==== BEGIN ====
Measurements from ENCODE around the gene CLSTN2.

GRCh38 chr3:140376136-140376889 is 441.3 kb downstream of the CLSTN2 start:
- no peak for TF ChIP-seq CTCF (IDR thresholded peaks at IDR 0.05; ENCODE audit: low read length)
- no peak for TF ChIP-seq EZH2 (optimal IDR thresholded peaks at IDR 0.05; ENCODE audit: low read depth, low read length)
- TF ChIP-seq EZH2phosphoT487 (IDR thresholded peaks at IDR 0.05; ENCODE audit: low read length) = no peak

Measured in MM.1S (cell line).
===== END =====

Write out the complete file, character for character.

Measurements from ENCODE around the gene CLSTN2.

GRCh38 chr3:140376136-140376889 is 441.3 kb downstream of the CLSTN2 start:
- no peak for TF ChIP-seq CTCF (IDR thresholded peaks at IDR 0.05; ENCODE audit: low read length)
- no peak for TF ChIP-seq EZH2 (optimal IDR thresholded peaks at IDR 0.05; ENCODE audit: low read depth, low read length)
- TF ChIP-seq EZH2phosphoT487 (IDR thresholded peaks at IDR 0.05; ENCODE audit: low read length) = no peak

Measured in MM.1S (cell line).